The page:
The lodge with the llamas outside? Created by "Anabolika Definition" a resident. The cool animation that can change your awkward, new avatar gait into the feline prowl of a supermodel? Created by a resident. The lush, vast "Lord of the Rings" like island of Svarga? Created by a resident. And what's Masteron Subq more, these residents pay for the privilege to build these things in world.
Why? Motivations vary. For Goza, Djork was a way to take her mind off her mother's illness. It was also a way to gather up her favorite things in Second Life and make them permanent.
"Content can be very transient in Second Life," she says. "One of my favorite islands was an amusement park, and one day I went and it was gone."
For love or money?
Permanence in Second Life has a price: The island cost her $1,300, and there's a monthly $195 upkeep charge. Despite this, Goza has no interest in trying to recoup her 4-chlorodehydromethyltestosterone expenses. She provides all of the experiences on Djork free of charge. For Goza, Djork is her entertainment, her labor of love. But still, not exactly a game.
For many residents, the motivation to create stuff in Second Life is less altruistic. I landed in Second Life clad in default clothing and sporting a mortifying pink hairdo. My avatar walked like someone who'd just gotten off a horse.
Luckily, there's a whole in world cottage industry dedicated to giving you the avatar of your dreams. Or, at least one that doesn't scream "pathetic newbie." The pigtails that I bought for my avatar set me back 200 Lindens, or a little less than $1. The glittery clogs on my size zero feet cost me 400 Lindens. But at least I fit in enough to leave Orientation Island.
Once you've personalized your avatar, you're going to need something to do, and there is an unending supply of activities both fee based and free in Second Life. You've probably heard about the more prurient experiences in Second Life, and there's no denying that gambling and sex litter the in world landscape. But if you're looking for good, clean fun, Second Life has plenty to offer.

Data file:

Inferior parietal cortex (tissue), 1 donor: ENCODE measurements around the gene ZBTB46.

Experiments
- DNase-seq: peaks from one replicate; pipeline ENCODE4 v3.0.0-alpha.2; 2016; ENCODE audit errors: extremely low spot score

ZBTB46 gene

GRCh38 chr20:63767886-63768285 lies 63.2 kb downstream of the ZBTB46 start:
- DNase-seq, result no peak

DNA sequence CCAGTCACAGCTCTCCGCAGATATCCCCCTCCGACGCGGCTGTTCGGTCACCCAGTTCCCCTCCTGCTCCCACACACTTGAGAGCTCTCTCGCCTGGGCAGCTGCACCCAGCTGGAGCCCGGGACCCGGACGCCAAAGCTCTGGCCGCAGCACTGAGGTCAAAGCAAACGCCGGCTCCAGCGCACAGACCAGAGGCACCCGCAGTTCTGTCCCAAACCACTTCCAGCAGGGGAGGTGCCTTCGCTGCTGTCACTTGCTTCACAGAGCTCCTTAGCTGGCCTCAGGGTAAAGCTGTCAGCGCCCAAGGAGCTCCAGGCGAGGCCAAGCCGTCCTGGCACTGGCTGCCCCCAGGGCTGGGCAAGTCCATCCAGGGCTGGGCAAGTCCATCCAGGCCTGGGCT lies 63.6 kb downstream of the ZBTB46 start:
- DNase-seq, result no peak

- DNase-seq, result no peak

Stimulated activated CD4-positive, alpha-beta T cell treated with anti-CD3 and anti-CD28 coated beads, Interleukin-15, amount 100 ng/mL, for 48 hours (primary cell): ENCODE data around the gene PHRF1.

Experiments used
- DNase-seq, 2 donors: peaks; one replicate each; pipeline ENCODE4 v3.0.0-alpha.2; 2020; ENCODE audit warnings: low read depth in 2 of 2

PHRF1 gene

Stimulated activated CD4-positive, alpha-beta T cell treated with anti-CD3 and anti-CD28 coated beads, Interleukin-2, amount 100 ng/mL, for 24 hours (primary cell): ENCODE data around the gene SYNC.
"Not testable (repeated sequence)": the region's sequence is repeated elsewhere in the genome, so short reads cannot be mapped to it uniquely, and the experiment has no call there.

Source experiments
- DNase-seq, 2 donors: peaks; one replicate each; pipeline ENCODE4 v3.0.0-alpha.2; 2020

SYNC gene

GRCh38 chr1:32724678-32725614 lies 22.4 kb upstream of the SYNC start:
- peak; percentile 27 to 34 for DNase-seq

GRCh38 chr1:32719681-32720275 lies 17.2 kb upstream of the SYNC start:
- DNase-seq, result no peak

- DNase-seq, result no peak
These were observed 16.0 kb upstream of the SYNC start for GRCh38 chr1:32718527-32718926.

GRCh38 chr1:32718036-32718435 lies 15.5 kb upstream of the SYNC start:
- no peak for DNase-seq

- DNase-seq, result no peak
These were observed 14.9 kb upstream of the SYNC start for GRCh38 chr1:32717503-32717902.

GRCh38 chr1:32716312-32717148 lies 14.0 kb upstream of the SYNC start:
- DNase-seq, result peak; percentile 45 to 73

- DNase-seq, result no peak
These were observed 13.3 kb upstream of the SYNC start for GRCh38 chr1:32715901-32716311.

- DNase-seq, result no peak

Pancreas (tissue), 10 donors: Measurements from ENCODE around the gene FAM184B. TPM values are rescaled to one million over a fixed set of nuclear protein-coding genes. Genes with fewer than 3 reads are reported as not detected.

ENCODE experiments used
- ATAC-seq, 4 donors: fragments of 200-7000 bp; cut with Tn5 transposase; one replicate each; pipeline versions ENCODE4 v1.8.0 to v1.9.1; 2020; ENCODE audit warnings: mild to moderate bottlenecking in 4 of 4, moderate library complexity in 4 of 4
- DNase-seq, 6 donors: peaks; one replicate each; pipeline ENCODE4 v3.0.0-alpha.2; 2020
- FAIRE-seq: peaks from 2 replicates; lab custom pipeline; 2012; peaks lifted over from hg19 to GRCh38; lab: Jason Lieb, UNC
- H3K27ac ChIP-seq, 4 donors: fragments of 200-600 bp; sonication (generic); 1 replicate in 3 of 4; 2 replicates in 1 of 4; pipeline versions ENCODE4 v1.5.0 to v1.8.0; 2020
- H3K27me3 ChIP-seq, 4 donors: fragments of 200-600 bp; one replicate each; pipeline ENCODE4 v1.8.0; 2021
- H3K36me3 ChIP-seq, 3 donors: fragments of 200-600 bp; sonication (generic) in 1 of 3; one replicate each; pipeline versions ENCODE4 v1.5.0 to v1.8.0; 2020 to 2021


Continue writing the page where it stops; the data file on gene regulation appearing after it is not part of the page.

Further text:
Socializing holds great appeal
Chenelle Bremont, known in world Oral Steroids And Back Pain as Tinkar Daligdig, visits Second Life regularly to hang out with friends. She's also an in world DJ with Phreak Radio. "For me, [Second Life] is a game because it's a form of entertainment," says Bremont, who is married and gainfully employed in real life. Like her avatar, she is dark haired, blue eyed and pretty. And like her avatar, Bremont has plenty of friends.
The appeal for Bremont, and many other Second Life residents, is social. It's frighteningly easy Buy Viagra Berlin to summon a group of pals to hear a blues artist or check out a movie. When was the last time you were able to plan a real life group outing that didn't require about 45 e mails and half a dozen phone calls?
Jumping on the bandwagon
No matter: The population growth of Second Life and the real money changing hands has convinced big corporations to set up camp or island in Second Life. American Apparel has an in world shop to sell hoodies and t shirts to comfort craving residents. Toyota's Scion division built an in world dealership and driving track to let residents check out cars.
"Second Life is not a game to Scion, it's more of a community," says company spokesperson Allison Takahashi. "It's a great opportunity for Scion to interact with these communities and reach its target audience of trendsetters."